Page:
Somerset Ammonite Hildoceras in matrix


Somerset Ammonite (Hildoceras) in matrix

Size, 9cm across x 7cm deep x 5cm thick (the ammonite measures 6cm across at the widest point)

Weight, 465gm Ref No F212



Somerset Ammonite Hildoceras in matrix

This is a good example of the ammonite hildoceras from the Somerset junction beds near Ilminster. The Ammonite itself measures 6cm across at the widest point and the inner section has fine detail and well preserved.  This ammonite in its natural unprepared state. The limestone matrix makes this an ideal display piece and the ammonite sits well at an agreeable angle. The South Somerset Junction Beds (now referred to as ‘The Beacon Limestone Formation’) are an extension of the fossil rich areas of Dorsets Jurassic Coast. This specimen is approximately 185 million years old, dating from the Lower Jurassic period.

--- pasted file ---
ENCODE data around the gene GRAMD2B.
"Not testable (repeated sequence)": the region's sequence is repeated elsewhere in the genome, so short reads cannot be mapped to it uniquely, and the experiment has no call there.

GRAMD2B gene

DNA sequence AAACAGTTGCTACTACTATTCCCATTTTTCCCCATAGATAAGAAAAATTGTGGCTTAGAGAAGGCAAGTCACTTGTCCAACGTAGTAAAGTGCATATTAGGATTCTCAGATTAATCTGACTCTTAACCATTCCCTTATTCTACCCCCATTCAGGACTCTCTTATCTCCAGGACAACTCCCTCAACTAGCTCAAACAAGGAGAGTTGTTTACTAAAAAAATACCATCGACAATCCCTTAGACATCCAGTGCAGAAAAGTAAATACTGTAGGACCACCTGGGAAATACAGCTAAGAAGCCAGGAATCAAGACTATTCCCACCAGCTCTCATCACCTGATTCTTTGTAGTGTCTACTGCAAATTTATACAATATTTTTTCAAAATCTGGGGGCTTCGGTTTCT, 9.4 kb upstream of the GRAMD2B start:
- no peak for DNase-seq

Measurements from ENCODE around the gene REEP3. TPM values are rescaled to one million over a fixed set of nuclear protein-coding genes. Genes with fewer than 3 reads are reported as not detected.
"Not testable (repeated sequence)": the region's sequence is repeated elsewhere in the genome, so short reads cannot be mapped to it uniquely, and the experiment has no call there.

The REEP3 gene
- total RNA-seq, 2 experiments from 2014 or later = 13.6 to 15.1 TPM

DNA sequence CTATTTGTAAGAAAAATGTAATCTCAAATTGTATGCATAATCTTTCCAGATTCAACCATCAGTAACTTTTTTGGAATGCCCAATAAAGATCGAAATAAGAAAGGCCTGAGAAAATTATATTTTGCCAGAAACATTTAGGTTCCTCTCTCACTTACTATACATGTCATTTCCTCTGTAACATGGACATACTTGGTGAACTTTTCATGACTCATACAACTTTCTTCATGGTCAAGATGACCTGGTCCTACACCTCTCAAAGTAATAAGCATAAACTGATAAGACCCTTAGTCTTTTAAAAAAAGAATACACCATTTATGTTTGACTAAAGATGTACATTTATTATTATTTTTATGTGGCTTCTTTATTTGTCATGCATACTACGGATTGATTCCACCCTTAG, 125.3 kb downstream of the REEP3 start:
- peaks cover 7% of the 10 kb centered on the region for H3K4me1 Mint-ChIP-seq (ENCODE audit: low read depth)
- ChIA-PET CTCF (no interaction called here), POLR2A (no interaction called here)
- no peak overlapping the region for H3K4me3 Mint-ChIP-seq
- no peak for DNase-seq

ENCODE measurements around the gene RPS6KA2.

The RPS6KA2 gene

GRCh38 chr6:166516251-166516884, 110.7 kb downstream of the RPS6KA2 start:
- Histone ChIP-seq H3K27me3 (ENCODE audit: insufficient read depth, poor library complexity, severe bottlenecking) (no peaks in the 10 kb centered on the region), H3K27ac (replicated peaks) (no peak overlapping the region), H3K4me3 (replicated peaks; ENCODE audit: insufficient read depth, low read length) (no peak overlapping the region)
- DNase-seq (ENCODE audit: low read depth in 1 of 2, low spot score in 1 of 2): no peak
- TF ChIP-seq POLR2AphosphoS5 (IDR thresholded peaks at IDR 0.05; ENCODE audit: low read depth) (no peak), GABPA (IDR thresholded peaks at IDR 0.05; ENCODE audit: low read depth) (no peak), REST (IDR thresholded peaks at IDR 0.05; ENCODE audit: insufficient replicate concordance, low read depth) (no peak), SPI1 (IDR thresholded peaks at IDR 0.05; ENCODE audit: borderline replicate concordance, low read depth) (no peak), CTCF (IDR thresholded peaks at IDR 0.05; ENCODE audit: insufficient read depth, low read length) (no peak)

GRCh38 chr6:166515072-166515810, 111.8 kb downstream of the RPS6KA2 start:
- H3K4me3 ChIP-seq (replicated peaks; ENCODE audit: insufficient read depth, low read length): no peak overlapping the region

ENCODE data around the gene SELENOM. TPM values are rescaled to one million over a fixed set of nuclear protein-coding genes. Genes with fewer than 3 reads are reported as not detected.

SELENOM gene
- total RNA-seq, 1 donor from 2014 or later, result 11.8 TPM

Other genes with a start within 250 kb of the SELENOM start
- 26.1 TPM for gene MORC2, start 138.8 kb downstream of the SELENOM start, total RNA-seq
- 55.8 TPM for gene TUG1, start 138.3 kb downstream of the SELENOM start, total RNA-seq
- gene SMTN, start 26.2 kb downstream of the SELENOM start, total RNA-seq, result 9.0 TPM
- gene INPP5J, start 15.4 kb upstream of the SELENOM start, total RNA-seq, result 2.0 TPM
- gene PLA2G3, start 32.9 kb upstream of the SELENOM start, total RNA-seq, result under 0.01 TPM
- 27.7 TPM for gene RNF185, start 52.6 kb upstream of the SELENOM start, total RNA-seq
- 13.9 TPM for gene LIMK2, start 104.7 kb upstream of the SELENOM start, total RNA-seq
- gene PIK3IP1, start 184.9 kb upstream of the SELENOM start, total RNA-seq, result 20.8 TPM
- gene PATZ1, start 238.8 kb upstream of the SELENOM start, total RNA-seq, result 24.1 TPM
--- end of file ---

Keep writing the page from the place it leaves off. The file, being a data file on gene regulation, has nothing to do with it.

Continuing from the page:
Ammonites have been extinct for 65 million years. They are a form of Cephalopod, a group of marine molluscs. Ammonites were plankton feeders, with long tentacles, and swam upright. Altogether, there were in the region of four thousand different species. Ammonites became extinct 65 million years ago, at the same time as the dinosaurs. Although Ammonites themselves have long been extinct, the squid and octopus that swim in our seas now, are closely related. Ammonites range in size from 1mm wide up to metre across. They swam in the shallow tropical seas that existed in this area millions of years ago. Apart from these Jurassic Coast ammonites, see others listed under Ammonites.

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